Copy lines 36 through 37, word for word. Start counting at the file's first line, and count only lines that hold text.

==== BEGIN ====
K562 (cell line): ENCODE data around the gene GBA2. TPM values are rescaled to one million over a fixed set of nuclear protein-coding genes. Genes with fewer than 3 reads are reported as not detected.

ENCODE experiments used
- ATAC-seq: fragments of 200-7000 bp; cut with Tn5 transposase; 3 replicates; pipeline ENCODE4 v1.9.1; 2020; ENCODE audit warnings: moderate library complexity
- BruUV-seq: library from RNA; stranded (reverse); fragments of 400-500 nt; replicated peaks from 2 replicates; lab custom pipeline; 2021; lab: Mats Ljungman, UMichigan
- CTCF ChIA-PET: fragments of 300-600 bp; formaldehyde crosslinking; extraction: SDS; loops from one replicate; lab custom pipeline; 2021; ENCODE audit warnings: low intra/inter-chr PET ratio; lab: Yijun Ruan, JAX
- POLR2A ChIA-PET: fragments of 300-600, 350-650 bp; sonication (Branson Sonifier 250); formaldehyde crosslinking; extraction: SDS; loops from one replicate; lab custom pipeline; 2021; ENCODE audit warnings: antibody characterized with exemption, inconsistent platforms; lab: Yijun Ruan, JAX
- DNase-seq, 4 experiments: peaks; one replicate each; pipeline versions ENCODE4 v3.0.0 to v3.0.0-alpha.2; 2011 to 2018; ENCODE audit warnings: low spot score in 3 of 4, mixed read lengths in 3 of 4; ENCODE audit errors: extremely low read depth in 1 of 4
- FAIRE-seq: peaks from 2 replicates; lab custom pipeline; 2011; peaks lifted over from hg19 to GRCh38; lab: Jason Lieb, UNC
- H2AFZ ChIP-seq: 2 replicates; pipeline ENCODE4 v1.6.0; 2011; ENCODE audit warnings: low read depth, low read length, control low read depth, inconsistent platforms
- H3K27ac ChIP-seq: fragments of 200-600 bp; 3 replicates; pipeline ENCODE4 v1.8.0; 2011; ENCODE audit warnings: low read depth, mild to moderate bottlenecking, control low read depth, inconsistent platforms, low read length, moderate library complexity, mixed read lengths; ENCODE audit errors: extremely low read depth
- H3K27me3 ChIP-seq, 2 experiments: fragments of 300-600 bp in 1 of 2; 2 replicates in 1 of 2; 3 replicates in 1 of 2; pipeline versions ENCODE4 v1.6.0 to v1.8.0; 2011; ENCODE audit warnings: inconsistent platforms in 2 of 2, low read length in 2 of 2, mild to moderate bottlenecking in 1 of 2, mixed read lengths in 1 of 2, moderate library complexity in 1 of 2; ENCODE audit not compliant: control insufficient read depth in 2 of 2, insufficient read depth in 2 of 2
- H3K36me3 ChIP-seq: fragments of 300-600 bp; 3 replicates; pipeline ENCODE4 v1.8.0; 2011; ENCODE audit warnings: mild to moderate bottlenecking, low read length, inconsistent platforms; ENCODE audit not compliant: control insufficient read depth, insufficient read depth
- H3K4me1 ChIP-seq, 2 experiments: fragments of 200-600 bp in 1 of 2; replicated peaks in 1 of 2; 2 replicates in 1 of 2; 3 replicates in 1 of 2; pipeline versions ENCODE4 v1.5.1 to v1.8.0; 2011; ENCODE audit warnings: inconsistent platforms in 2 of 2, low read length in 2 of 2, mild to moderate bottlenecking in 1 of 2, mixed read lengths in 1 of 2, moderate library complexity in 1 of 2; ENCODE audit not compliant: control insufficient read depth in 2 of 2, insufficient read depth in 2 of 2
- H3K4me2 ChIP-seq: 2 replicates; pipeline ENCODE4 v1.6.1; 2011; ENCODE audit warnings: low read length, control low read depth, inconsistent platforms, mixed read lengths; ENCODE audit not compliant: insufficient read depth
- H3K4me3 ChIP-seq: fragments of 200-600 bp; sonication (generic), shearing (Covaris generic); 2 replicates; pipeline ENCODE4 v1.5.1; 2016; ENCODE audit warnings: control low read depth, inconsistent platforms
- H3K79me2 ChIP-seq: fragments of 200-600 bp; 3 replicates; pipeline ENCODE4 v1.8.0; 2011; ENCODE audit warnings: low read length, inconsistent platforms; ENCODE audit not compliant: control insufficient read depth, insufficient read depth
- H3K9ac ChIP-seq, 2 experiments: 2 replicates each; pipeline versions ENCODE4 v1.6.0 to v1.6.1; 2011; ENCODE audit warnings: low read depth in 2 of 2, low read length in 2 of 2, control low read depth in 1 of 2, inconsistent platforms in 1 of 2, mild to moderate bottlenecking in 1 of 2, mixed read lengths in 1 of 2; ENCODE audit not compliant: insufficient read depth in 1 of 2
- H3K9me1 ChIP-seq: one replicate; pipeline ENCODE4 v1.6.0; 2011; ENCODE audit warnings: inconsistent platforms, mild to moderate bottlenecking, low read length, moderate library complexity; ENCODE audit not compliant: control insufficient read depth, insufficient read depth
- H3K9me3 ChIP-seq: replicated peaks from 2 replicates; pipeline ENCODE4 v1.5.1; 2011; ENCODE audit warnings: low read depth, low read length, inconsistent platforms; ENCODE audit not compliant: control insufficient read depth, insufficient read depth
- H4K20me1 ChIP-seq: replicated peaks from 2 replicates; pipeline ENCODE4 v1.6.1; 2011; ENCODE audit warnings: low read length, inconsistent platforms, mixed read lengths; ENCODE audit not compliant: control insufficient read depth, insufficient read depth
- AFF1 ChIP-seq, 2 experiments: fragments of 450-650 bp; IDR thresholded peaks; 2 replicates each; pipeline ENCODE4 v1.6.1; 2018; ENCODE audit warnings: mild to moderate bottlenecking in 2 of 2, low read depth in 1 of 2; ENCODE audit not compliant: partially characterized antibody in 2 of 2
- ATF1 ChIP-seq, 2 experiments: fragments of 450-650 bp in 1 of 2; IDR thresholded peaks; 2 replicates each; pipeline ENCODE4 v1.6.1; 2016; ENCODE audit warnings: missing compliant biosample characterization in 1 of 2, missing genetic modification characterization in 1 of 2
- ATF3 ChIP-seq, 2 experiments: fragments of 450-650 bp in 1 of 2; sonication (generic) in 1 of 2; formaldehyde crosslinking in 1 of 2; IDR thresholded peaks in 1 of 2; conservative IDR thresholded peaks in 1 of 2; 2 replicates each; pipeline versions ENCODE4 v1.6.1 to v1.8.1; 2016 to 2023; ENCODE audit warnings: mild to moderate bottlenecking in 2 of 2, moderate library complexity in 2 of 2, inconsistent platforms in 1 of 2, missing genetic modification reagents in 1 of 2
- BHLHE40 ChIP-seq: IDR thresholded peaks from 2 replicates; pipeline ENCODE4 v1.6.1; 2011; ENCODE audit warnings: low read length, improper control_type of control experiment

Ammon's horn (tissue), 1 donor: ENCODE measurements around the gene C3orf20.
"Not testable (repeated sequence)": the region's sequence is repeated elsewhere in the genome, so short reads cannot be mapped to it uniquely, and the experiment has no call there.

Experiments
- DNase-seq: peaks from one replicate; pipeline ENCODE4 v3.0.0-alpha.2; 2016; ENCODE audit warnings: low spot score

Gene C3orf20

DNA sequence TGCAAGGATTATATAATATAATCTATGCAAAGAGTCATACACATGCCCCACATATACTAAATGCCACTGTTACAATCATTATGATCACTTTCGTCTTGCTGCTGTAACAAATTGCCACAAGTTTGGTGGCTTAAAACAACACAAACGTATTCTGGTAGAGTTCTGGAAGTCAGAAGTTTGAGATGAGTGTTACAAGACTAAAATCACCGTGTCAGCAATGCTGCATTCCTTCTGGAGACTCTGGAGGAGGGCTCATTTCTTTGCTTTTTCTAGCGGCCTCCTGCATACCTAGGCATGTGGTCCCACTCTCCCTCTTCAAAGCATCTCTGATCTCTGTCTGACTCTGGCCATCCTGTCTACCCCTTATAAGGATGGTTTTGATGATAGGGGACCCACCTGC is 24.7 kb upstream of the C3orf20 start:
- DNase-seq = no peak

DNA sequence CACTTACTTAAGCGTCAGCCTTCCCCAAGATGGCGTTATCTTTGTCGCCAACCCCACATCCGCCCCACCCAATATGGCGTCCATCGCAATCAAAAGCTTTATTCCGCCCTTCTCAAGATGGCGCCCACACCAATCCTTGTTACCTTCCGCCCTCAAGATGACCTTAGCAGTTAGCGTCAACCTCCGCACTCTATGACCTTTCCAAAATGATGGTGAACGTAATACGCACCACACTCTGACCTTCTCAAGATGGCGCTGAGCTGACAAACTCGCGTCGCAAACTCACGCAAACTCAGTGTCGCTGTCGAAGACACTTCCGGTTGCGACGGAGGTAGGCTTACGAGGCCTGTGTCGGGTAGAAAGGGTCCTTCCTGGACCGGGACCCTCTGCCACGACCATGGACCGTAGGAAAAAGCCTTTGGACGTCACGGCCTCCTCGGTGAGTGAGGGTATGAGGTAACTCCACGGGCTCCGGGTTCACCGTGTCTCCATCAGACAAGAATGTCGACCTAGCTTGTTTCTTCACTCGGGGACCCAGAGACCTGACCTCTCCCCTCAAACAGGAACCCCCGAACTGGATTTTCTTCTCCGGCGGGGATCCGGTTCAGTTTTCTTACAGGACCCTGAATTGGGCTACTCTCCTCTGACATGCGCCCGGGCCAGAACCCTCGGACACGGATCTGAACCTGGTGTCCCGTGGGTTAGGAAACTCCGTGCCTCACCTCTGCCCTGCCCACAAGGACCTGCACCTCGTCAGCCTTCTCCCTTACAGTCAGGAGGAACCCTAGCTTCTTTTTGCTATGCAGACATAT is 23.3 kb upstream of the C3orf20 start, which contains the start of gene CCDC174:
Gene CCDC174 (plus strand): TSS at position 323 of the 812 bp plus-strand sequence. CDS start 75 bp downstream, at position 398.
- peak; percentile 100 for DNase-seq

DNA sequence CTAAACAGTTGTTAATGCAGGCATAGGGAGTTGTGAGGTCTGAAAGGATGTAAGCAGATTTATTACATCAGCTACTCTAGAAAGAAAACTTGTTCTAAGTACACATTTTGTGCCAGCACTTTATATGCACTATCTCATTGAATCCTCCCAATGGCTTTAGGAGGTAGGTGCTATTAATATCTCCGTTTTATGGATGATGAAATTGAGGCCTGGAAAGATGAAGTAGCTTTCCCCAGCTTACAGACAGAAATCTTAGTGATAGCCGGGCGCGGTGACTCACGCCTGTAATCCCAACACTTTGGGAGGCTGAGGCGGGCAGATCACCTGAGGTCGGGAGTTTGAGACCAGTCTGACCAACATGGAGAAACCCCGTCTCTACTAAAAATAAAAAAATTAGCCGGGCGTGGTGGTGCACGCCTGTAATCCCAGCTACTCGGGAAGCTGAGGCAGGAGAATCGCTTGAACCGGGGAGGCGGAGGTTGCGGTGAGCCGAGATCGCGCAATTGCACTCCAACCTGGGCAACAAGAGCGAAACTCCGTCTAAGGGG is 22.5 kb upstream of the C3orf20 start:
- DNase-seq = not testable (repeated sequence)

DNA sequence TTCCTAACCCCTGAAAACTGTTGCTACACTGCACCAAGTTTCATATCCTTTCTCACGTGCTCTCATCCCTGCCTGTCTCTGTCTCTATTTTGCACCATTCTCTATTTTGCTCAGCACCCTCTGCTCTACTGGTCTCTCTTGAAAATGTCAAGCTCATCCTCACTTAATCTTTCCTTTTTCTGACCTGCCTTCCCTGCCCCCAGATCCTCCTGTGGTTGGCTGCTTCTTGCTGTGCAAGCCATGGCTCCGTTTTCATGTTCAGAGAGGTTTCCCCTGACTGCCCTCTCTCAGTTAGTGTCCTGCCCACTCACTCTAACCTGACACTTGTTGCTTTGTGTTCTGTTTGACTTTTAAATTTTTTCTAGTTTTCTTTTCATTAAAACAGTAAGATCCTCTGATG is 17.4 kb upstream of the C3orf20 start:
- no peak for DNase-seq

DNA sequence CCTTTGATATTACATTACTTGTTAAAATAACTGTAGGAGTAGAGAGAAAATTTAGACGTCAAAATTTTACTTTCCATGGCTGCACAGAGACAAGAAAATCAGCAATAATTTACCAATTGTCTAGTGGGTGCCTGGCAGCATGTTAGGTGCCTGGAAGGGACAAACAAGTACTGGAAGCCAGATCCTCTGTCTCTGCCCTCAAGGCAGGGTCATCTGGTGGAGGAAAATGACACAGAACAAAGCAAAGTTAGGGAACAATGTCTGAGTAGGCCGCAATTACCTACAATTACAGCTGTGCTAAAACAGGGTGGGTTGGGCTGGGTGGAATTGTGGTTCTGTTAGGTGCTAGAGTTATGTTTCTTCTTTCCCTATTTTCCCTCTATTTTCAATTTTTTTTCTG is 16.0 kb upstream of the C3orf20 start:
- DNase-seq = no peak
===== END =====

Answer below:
- DNase-seq = not testable (repeated sequence)

DNA sequence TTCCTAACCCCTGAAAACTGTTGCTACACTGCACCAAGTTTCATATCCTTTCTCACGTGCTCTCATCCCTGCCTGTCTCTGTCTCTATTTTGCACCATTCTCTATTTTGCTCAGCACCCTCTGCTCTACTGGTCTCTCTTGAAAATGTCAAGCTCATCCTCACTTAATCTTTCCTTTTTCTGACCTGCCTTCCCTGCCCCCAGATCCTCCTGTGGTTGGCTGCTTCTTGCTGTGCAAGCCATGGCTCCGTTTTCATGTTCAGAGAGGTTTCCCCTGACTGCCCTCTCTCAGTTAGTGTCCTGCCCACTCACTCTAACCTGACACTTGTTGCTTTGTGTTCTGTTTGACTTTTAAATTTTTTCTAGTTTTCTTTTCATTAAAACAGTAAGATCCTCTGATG is 17.4 kb upstream of the C3orf20 start: